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Earthquake Resistant Proof Structure
Earthquake Resistant P  
Dear Keith

http://en.wikipedia.org/wiki/Earthquake
http://en.wikipedia.org/wiki/Earthquake_resistant_structures‎
http://www.agiweb.org/education/aapg/invest/invest13.html
http://en.wikipedia.org/wiki/Seismology
http://en.wikipedia.org/wiki/Seismometer
http://www.iris.edu/hq/files/publications/brochures_onepagers/doc/OnePager7.pdf
http://www.youtube.com/watch?v=URC7zHeypWw‎
http://www.youtube.com/watch?v=-N_Q6Q-3o7M‎
http://www.youtube.com/watch?v=9X-js9gXSME
http://www.youtube.com/watch?v=tq9_UAcKq3M‎
http://www.bbc.co.uk/news/world-asia-pacific-15033972‎
http://www.buffalo.edu/news/10380‎
http://www.strongtie.com/about/research/capstone.html
http://www.sciencedaily.com/videos/2007/0112-earthquake_test_building_better_hom
http://www.nkanzai.co.jp/en/building/best/diagnosis2.html
http://www.geo.mtu.edu/UPSeis/waves.html‎
http://www.reidsteel.com/information/earthquake_resistant_building.htm
http://www.iris.edu/hq/files/programs/education_and_outreach/retm/tm_100112_hait

Is it possible to build 100 % Earthquake resistant proof buildings and structures ?.

Awaiting your reply,

Thanks & Regards,
Prashant S Akerkar

Answer
I imagine if you tailor it to the specific area in which you are building that it might be possible.  You need to take into account all types of motion that it might be subjected to.

Whereas most buildings are built to withstand compressional forces and are designed to support the load of its own weight, a quake resistant building must also withstand lateral motion, as well as the stresses of lateral moment forces, or shaking forces.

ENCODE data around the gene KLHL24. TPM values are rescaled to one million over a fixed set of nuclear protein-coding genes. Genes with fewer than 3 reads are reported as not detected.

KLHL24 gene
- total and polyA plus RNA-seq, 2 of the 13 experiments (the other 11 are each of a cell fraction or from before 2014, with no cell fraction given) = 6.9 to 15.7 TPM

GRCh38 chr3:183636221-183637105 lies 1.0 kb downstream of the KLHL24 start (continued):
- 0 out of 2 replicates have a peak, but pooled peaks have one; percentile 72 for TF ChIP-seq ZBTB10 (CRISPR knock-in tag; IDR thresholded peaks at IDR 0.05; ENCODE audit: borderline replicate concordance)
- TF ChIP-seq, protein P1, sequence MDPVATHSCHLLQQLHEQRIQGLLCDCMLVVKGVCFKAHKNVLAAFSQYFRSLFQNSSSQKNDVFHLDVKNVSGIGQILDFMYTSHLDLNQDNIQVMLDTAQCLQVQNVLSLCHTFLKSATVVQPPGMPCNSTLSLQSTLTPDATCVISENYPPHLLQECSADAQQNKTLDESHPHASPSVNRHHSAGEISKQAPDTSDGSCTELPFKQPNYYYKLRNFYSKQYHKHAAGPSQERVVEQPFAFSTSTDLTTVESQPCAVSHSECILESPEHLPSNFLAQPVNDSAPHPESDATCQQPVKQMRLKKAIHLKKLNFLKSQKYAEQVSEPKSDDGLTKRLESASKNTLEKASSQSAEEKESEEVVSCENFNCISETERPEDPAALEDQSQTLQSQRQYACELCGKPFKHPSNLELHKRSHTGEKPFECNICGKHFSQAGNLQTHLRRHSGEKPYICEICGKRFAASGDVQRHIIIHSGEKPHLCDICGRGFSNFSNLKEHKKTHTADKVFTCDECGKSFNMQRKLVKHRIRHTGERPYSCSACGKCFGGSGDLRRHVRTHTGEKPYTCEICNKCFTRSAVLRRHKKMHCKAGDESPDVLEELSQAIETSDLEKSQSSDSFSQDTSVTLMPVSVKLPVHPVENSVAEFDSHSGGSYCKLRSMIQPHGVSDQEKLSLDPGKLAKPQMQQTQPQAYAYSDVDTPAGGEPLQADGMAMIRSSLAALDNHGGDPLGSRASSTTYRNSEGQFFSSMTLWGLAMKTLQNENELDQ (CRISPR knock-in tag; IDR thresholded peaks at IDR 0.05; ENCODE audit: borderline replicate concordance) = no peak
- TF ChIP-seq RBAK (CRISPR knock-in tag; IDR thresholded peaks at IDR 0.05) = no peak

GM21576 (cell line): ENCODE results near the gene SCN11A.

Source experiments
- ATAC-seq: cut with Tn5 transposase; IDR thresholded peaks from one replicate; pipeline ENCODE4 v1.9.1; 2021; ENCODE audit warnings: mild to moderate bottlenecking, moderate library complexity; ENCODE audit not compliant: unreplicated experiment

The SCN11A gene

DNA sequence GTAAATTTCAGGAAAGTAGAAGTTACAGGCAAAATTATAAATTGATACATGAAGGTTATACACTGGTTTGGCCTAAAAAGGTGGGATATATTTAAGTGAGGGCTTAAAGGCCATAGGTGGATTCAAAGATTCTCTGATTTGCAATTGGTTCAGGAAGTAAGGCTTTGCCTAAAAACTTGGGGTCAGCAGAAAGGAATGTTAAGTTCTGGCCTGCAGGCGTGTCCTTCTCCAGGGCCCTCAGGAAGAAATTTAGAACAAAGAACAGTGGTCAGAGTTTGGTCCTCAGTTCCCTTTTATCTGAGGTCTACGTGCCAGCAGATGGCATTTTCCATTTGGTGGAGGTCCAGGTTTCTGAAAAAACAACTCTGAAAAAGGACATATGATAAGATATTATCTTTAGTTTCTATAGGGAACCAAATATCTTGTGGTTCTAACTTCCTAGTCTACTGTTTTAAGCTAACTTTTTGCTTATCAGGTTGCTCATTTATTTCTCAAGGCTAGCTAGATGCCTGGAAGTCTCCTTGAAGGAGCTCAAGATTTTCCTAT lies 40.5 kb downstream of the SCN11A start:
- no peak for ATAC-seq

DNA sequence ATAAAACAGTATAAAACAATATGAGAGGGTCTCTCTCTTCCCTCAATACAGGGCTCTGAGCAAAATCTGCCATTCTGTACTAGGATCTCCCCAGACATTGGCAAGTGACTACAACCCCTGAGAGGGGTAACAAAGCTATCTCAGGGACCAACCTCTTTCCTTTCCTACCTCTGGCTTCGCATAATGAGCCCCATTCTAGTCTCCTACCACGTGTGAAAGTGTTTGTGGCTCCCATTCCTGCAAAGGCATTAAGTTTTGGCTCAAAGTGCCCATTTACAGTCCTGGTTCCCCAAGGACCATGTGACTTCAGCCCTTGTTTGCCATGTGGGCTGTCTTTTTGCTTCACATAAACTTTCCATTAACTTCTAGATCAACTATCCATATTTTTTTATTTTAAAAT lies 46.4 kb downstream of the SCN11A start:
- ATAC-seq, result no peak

Then you have the rare but still possible differential vertical movement like what might occur if the fault runs right under the structure and in the event of a quake, there is considerable differential lateral vertical displacement.

There is also the possibility of transverse lateral displacement or shearing along the fault that offsets the structure on either side of the fault by a considerable distance.
Now it is unlikely that anyone would be so foolish to build a struture on etiher side of a fault, it could happen.  In both the last two cases, I doubt any structure would survive.

Springs and increased lateral strength would make a building survivable in the first two cases, and have.  But shearing in both the vertical or lateral-horizontal direction would be very difficult to overcome.

In most cases study of the types of quakes prevelent in an area is know from historical records and building designs are tailored for that.

For instance, quake damage in the Marina district of San Francisco is caused by the jello like movement of the saturated fill sediments along the bay, whereas the hills of the city being solid bedrock exposes the structures to different stresses.  

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Keith Patton

Expertise

I can answer questions concerning physical and historical geology, environmental geology/hydrology, environmental consulting, remote sensing/aerial photo interpretation, G&G computer applications, petroleum exploration, drilling, geochemistry, geochemical and microbiological prospecting, 3D reservoir modeling, computer mapping and drilling.I am not a geophysicist.

Experience

I have 24 years experience split between the petroleum and environmental industries. I have served as an expert witness in remote sensing, developmental geologist, exploration geologist, enviromental project manager, and subject matter expert in geology and geophysical software development.

Organizations
American Association of Petroleum Geologists
American Association of Photogrammetrists and Remote Sensing

Education/Credentials
Bachelor and Master of Science
Registered Geologist in State of Texas

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